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MH370 CRASH: Panel to plug gaps in aircraft tracking
Publication Date : 02-04-2014
A high-level team will look at how better to track commercial aircraft in the wake of the disappearance of Malaysia Airlines Flight MH370.
The team will include experts from the United Nations' civil aviation arm, airlines and makers of plane communication systems, among other stakeholders.
The announcement came as Malaysia Airlines released the transcript of the final audio communications from the cockpit of the ill-fated flight.
The panel of 20 to 30 members will assess gaps in commercial aircraft tracking and how to plug them. It will submit its first report to the International Civil Aviation Organisation by year-end, said the International Air Transport Association (Iata), which is leading the initiative.
There is an "urgent" need to address the matter after MH370 disappeared more than three weeks ago, said Tony Tyler, chief executive officer and director-general of the global airline body.
"We cannot let another aircraft simply disappear," he said at the opening of an industry conference in Kuala Lumpur yesterday.
"In a world where our every move seems to be tracked, there is disbelief both that an aircraft could simply disappear and that the black box is so difficult to recover," Tyler added.
The black box contains the cockpit voice and flight data recorders which capture conversations between pilots in the cockpit as well as between them and air traffic controllers.
It also preserves data on the position and speed of the aircraft that can prove crucial in determining the cause of plane accidents.
The expert taskforce will examine all options available for tracking commercial aircraft as well as implementation issues including cost, Iata's senior vice-president for safety and flight operations, Kevin Hiatt, told The Straits Times.
The starting point is to gather as much information as possible from the investigation team led by the Malaysian authorities.
"At the moment, we can't really tell where the actual gap was in this case so we will first have to find out more before we can look at the issues and make recommendations," he said.
All that is known for sure is that MH370 was flying from Kuala Lumpur to Beijing on March 8 when air traffic controllers lost contact with the aircraft 50 minutes after take-off.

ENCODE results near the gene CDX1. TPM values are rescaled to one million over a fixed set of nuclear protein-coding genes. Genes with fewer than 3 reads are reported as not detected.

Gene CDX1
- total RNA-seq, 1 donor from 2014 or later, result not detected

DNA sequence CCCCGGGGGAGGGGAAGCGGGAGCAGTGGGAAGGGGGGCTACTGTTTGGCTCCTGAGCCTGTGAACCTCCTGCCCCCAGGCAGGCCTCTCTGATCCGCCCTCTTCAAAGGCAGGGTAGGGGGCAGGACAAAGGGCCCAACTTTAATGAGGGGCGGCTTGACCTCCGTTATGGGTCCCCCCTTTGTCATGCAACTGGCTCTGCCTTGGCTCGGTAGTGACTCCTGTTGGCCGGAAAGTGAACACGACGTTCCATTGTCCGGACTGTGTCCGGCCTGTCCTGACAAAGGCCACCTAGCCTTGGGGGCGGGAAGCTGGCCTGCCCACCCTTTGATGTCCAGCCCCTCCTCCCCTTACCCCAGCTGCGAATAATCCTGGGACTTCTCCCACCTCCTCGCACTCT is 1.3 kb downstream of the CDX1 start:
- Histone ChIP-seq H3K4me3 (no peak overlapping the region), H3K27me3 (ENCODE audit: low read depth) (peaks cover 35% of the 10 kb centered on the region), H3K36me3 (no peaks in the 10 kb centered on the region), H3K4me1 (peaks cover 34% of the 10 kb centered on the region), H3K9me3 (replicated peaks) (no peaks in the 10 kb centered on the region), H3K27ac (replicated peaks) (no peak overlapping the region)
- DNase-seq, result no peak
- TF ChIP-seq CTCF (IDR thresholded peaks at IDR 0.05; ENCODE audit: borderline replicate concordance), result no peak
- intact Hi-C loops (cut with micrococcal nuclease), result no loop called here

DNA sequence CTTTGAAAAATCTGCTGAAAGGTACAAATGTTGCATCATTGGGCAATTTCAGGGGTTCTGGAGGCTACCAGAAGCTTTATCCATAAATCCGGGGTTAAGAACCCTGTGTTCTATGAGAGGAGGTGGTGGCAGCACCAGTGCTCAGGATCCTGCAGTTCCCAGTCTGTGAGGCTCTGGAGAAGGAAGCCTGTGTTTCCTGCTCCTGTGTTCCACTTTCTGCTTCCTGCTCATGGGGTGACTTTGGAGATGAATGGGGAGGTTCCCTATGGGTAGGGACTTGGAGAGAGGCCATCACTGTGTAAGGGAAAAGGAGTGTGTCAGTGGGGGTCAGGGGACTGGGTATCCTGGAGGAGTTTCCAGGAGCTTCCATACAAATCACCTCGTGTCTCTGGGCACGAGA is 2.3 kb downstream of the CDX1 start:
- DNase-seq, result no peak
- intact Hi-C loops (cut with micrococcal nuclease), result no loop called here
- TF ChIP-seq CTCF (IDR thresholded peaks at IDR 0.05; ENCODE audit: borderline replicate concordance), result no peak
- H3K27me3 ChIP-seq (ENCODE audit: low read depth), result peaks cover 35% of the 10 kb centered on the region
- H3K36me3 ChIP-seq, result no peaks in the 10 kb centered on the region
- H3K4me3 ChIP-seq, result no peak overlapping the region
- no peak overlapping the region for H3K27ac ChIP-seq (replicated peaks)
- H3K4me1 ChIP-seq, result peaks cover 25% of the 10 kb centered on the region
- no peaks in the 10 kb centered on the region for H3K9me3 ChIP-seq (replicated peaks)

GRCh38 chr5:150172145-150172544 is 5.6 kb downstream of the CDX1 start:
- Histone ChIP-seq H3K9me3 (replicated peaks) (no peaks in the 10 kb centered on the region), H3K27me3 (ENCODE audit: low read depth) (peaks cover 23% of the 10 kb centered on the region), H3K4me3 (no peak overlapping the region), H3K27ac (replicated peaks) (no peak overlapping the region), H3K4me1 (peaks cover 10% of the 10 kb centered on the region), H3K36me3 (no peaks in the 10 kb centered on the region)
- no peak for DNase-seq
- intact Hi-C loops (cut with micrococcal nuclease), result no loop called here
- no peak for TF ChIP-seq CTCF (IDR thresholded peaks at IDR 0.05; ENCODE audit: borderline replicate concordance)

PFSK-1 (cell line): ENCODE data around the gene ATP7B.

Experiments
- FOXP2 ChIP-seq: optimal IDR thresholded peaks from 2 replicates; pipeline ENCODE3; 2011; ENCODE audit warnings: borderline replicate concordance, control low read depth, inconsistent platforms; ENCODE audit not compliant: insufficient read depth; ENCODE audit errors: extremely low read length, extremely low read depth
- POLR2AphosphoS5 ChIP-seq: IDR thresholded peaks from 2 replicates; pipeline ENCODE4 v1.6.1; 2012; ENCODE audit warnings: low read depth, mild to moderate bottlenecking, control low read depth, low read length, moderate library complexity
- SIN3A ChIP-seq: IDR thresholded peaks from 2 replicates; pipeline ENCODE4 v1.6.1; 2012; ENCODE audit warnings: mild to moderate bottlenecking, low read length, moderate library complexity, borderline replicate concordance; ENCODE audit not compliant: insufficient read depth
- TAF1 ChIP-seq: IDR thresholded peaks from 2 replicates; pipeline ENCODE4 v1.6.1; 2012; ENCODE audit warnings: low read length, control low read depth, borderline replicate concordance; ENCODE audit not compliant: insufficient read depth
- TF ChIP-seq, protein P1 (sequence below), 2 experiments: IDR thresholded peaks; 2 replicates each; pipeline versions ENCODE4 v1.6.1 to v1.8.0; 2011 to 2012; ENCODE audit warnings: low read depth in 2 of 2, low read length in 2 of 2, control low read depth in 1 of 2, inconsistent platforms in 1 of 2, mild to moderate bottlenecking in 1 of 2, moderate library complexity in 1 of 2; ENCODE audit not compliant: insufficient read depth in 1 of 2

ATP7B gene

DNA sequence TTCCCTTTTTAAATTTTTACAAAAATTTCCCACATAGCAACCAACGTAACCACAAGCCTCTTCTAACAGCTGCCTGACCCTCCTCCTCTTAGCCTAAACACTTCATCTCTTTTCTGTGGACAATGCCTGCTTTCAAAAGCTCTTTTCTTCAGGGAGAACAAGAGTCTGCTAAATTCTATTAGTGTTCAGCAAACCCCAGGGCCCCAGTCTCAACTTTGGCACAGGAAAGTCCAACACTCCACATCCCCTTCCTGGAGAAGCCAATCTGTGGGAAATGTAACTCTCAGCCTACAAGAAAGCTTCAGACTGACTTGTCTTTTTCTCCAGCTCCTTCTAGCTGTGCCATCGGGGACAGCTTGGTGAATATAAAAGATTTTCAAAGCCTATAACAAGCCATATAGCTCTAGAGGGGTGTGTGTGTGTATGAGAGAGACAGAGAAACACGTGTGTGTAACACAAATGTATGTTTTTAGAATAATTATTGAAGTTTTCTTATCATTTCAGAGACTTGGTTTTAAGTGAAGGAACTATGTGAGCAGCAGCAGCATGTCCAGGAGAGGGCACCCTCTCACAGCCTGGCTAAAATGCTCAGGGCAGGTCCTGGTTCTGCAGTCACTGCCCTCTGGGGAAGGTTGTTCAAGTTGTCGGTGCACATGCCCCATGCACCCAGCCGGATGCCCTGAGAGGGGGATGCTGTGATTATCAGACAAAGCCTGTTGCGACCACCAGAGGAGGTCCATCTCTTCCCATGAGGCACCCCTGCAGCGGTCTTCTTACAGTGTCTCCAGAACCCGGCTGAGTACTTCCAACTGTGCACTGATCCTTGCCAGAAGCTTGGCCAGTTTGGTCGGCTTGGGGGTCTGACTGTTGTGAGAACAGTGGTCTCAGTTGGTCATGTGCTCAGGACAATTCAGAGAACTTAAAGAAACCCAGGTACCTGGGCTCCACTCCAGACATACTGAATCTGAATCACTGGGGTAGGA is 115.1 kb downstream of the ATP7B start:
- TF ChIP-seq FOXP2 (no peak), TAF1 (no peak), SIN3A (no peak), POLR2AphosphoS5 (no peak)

Satellite data later confirmed that the plane continued to fly for more than six hours after that without being picked up by air traffic controllers. It presumably crashed into the Indian Ocean after its fuel ran out.
A massive multi-nation search for the aircraft is underway, led by Australia.
It could be many years before the full story is uncovered. In the meantime, there are things that need to be fixed, said Tyler.
Apart from better tracking of planes, it is also worrying that two passengers managed to board the aircraft with stolen passports.
Tyler said: "Airlines are neither border guards nor policemen. That is the well-established responsibility of governments."
Countries should make better use of passenger data that airlines provide and other tools such as Interpol's database of stolen and lost passports, he said.
"It costs the airlines millions of dollars every year to provide advance passenger information to some 60 governments. I've often wondered whether they were using it," Tyler said.
Even as he shared the grief of families and friends of the 239 crew and passengers on the flight, he pointed out that while MH370 is a "tragedy", it is also a "rarity".
Last year, there were 12 major accidents that led to aircraft loss out of a total of 29.3 million flights.
This works out to one accident for every 2.4 million flights; a 14.6 per cent improvement on the average for the last five years.